Civil Rights era legends and sites are transformative

Civil Rights era legends and sites are transformative for Lewis history professor

Published: June 27, 2011.

A U.S. Department of Education Teaching American History grant recently funded a Civil Rights field study trip for 25 school teachers, faculty and museum specialists to Memphis, Tenn., Selma and Birmingham, Ala., June 12 – 18, 2011. Dr. Dennis H. Cremin, associate professor of history at Lewis University in Romeoville and director of the Lewis University History Center, was among the trip participants.

“Being involved with the Teaching American History grant for the past three years has been among the richest educational experiences I have ever had,” commented Cremin.

In the summer of 2010, the group studied the Civil Rights movement in the context of Washington, D.C.

This summer the group made its way through the South to focus on the American Civil Rights Movement, especially the monumental events of the 1960s. Site highlights included: the National Civil Rights Museum in Memphis, the Dexter Avenue King Memorial Baptist Church in Montgomery and Sloss Furnace National Historic Landmark in Birmingham. The educators visited historic sites, monuments, museums and even walked through a cemetery where 19th century slaves are buried and later that same day, walked across the Edmund Pettus Bridge in Selma, a place that became pivotal to the signing of the Voting Rights Act of 1965. The teachers talked with Amelia Boynton Robinson and Solomon Seay, Jr., both key figures in the fight for equality.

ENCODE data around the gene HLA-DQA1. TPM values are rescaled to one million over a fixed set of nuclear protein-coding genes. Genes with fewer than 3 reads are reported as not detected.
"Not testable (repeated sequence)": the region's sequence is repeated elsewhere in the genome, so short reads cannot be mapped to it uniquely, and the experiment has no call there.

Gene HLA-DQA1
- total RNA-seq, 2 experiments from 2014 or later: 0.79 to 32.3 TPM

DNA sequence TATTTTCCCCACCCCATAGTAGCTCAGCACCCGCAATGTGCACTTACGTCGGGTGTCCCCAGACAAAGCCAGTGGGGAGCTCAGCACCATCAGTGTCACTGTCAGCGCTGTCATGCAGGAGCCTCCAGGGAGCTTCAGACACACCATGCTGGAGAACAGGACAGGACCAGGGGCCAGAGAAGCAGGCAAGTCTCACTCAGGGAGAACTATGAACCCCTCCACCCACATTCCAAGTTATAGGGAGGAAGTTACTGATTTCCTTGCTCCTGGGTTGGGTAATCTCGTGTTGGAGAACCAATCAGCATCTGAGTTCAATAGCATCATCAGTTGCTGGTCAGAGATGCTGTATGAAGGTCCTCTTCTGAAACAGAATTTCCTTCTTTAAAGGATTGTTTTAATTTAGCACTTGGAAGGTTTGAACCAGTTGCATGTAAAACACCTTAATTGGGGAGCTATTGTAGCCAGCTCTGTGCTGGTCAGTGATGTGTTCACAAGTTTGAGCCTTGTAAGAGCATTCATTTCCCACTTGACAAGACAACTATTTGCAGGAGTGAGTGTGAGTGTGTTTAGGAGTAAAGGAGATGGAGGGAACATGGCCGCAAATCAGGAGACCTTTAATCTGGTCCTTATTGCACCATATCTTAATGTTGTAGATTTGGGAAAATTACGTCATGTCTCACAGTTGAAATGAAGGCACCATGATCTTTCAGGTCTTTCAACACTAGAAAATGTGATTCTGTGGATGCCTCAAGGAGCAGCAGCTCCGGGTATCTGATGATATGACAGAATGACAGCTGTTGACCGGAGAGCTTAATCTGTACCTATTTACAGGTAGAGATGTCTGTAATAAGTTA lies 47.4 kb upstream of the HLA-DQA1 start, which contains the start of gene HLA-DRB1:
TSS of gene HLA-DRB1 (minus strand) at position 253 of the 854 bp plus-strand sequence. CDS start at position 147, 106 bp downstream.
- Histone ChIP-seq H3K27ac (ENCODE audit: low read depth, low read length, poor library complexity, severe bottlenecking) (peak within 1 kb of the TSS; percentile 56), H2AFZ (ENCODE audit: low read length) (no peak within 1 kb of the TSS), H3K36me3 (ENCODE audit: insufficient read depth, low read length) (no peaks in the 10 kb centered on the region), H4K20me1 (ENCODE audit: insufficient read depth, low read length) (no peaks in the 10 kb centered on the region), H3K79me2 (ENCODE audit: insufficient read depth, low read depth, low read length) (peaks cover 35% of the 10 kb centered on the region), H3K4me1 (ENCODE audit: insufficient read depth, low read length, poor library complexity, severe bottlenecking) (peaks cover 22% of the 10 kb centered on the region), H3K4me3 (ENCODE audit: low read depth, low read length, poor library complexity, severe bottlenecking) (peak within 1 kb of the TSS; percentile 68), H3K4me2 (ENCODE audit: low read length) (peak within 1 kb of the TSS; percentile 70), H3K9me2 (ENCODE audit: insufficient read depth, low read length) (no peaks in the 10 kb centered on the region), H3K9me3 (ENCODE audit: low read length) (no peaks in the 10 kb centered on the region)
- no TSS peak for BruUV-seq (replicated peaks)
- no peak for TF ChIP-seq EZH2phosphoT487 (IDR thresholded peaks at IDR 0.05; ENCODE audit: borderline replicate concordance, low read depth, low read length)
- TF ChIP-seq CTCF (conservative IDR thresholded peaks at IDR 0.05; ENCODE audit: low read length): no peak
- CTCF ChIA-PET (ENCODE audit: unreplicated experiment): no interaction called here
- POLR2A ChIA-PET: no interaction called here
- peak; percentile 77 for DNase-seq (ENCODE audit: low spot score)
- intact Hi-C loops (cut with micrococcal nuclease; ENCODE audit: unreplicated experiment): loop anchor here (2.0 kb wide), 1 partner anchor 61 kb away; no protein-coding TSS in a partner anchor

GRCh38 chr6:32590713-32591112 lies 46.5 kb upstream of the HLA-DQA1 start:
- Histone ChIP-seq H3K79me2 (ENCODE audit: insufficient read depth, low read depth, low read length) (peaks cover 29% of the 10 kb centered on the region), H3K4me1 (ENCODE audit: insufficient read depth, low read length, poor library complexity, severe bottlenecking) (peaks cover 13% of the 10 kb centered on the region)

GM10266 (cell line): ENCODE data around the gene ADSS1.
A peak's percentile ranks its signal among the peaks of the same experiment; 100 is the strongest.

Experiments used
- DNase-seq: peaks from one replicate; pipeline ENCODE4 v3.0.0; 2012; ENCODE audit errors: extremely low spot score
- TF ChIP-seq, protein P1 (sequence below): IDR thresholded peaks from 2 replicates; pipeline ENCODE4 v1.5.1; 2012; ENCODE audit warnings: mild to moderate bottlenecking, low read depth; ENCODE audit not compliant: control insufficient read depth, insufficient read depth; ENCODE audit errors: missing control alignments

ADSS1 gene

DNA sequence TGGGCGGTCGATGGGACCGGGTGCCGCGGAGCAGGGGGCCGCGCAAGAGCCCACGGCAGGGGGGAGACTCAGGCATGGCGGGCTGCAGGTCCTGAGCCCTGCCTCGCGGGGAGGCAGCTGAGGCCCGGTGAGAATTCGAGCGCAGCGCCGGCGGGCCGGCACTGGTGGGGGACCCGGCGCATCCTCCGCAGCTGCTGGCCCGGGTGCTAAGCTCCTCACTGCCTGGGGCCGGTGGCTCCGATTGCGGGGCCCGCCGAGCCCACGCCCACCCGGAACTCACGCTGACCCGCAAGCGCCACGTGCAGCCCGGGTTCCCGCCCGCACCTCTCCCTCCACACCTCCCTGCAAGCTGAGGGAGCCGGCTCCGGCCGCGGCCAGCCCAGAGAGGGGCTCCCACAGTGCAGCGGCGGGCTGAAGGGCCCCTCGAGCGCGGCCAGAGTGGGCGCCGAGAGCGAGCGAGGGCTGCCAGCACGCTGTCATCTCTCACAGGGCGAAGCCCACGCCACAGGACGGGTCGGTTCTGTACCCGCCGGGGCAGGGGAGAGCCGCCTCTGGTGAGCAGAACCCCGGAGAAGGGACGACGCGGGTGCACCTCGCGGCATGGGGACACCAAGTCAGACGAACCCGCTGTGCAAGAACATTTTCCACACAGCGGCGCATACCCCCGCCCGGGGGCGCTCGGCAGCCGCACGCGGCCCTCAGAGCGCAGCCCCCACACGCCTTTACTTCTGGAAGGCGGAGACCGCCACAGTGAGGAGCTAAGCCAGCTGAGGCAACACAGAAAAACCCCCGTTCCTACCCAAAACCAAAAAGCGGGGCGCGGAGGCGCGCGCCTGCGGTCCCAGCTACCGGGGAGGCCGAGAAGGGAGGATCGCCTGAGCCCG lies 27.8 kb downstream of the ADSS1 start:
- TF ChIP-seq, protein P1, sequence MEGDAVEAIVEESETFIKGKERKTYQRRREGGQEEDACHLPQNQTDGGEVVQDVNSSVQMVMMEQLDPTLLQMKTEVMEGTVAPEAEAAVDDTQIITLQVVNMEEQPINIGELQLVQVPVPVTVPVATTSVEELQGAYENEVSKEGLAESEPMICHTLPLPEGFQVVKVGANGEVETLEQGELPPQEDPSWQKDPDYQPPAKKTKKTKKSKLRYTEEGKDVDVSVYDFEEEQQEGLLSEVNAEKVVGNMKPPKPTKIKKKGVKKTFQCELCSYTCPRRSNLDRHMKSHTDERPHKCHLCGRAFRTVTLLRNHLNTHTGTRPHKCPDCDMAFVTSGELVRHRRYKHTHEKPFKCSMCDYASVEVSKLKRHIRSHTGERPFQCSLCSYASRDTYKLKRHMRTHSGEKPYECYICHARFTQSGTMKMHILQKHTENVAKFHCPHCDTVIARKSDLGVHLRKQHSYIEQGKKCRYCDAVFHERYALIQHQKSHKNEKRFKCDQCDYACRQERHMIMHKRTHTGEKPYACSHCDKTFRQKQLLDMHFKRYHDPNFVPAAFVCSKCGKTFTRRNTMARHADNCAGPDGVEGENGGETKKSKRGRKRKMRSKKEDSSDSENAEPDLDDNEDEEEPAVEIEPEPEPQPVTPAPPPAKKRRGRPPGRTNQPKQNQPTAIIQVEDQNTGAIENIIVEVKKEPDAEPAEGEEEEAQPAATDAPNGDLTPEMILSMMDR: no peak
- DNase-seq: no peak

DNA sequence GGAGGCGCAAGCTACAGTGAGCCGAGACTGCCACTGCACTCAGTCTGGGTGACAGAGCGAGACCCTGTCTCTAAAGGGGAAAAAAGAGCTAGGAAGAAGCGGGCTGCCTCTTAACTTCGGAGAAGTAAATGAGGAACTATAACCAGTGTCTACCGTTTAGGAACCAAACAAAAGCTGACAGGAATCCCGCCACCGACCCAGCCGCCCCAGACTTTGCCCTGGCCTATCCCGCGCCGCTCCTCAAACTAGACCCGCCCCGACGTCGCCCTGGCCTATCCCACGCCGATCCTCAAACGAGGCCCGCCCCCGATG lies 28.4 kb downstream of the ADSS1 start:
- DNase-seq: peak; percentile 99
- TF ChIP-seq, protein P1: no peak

“The trip was designed to provide K-12 history teachers with an immersive, up-close look at the material culture that provides a glimpse into this significant era of American History. These opportunities provided the teachers with a new vantage point and perspective on the Civil Rights Movement. The trip was inspiring and for many, transformational,” commented Donna Sack, Teaching American History project director. The grant is administered by Naper Settlement and the Naperville Heritage Society on behalf of a consortium of school districts, led by Indian Prairie Community Unit School District 204 and in partnership with North Central College.

Lewis University is a Catholic university offering distinctive undergraduate and graduate programs to more than 6,000 traditional and adult students. Lewis offers multiple campus locations, online degree programs, and a variety of formats that provide accessibility and convenience to a growing student population. Sponsored by the De La Salle Christian Brothers, Lewis prepares ethically grounded, globally aware, and socially responsible graduates. The ninth largest private not-for-profit university in Illinois, Lewis has been nationally recognized by The Princeton Review and U.S. News & World Report.

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